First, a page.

- Are you trading on an image that already exists without further exploring its context? Are you using a stereotype just because it's already available, or purposefully to subvert it?
- Do you feel defensive in thinking these questions, or would you be defensive if someone points these elements out to you? Most importantly, a pretty big sign of cultural appropriation is a sudden impulse you may get when someone points out that your work may be appropriating from their culture. Is your work an "homage", and that other people "don't get it"? Are other people "accusing" you, and are they "over-sensitive"? These are pretty big warning signs of unexamined privilege.
Getting Into Trouble:
Bad behaviour will place you on a black list. Depending on harm, your posting privileges will be revoked, or you will be banned outright from the community.
If you do get in the black list, you can attempt to get in touch with the administrators via email to plead your case, but please note the following:
- No one is out to get you: at least, not anyone necessarily in the administrator's group. The main goal of the administrators is to ensure that the community is a thriving, healthy space for everyone (not just you!) to work creatively.
- Maybe it's time to pull back a little: You know, at least one of the administrators (guess which one ^^;;) gets themselves into trouble in the Internet, because The Internet Is Serious Business, and You're Wrong, Just Wrong, Damn You. You know what? When that starts happening, the best thing you might want to do is take some time off the Internet. Hang out with people you care about. Play some video games. Finish up your reading. Get some exercise. Distract yourself, and there is a possibility that when you get back, things will look a little more manageable, and people will seem a little more reasonable. Or, at least, you'll be refreshed and you'll be able to deal with them better.
- There usually is a good reason for the administrators to use the banhammer: This may come as a surprise, but we don't like banning people. It means that we've screwed up somewhere, and things were not made clear, and existing protections failed, and we've had to use the weapon of last resort. And that sucks, because we'll have to act like jerks, and that never feels good (even for the one administrator who appears to enjoy acting like a petty tin-pot tyrant). So if the one thing you're doing is to try and prove your innocence or to shift the blame to someone else... that's pretty much doing it wrong.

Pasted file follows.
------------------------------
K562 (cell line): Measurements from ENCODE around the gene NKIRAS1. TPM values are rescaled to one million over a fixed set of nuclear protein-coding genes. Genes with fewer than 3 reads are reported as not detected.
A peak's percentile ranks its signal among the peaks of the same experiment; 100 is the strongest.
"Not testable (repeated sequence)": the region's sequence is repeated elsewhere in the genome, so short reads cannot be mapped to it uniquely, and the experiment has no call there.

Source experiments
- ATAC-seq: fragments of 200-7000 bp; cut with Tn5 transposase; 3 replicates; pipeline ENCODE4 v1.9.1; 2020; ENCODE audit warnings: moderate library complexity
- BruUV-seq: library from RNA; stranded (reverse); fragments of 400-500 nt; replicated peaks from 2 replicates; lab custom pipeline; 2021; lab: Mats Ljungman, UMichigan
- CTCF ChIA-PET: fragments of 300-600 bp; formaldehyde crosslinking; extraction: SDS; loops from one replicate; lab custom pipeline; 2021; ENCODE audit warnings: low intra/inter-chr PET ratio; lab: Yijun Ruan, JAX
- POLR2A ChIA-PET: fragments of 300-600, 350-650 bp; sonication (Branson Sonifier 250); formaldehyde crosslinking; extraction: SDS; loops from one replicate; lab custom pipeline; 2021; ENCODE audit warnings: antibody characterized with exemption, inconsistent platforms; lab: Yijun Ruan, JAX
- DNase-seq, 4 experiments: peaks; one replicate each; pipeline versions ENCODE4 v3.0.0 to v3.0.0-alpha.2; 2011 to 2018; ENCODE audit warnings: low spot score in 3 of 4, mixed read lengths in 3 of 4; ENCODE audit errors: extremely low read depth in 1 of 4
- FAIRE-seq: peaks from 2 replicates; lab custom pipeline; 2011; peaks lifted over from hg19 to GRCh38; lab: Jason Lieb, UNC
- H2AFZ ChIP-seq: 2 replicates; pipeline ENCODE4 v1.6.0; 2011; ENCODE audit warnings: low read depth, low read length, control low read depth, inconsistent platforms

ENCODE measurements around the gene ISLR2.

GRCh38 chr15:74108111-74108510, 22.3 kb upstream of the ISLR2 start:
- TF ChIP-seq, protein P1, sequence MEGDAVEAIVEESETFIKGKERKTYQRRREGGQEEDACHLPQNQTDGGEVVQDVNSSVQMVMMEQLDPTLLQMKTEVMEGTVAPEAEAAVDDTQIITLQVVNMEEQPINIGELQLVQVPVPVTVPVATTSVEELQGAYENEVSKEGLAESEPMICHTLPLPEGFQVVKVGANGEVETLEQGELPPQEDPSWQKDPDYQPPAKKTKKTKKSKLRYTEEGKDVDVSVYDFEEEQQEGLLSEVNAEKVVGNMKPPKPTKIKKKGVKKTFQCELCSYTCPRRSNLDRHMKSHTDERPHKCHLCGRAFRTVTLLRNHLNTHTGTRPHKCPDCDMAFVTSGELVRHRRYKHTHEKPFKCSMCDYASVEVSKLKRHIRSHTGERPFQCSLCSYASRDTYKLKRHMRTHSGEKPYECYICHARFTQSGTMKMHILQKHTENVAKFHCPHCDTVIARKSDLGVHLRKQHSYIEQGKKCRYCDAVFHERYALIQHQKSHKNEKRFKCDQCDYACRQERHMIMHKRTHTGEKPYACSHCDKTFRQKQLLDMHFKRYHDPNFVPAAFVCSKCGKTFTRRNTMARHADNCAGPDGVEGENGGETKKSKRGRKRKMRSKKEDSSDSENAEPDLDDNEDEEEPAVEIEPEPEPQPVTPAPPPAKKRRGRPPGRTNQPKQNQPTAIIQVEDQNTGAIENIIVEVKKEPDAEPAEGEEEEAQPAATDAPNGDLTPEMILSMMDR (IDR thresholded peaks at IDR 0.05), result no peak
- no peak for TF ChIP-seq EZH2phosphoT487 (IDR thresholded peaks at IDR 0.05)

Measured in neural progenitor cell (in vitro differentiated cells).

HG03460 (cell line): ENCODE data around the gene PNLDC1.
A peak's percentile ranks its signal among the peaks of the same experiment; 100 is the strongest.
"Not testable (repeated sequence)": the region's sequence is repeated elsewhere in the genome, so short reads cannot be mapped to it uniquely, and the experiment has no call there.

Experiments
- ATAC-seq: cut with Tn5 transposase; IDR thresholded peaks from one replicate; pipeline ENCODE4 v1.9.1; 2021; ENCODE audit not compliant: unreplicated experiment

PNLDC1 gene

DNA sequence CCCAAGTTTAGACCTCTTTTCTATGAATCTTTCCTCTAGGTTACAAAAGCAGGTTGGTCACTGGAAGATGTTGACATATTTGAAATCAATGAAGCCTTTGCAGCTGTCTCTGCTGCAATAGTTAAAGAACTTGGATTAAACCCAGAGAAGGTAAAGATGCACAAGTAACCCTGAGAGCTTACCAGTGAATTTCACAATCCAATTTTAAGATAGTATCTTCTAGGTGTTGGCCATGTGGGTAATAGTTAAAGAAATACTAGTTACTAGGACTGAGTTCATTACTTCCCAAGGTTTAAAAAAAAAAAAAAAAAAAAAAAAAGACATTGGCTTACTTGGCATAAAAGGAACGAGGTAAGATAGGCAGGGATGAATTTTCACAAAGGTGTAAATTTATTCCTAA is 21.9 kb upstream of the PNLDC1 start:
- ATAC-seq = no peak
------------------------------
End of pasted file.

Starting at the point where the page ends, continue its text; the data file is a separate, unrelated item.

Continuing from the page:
- There is a possibility that we have tried explaining it to you: Since using the banhammer is an unpleasant experience, most of us will spend some time trying to talk to you out of bad behavior, before considering more drastic solutions. If you insist that no one has told you about what you're doing is wrong, and how it's wrong, please take a look at the previous correspondence between members of this community, the administrators, and you. Preferably after doing #2.
- We don't want an apology, and the only good atonement is listening, followed by good work: Some of us have seen it before; you've done wrong, and you feel really bad about it, and you want to make amends. First off: don't beat yourself up in public. That only serves to make you feel better, not fix the problem. Second: fix the problem as quickly and without as much fanfare as possible. Atonement means that you did bad, and now you're trying to work back to a neutral position in the community. It does not mean that you're in any way a better person for doing what you are doing. You are not getting pats on the head for being a grown adult.
- Even with the atonement, it will take some time for the problem to go away: Just because you're trying to fix what wrong you have done in the community doesn't mean that the problem will go away. People will still worry that you're going to do it again. There will be trust issues between you and the community. This is normal. Best not to dwell in it, or bring it up in public conversation.
Please feel free to comment on this post to provide comments and request for clarification on anything we may not have made clear. We'll update this post if anything new comes up.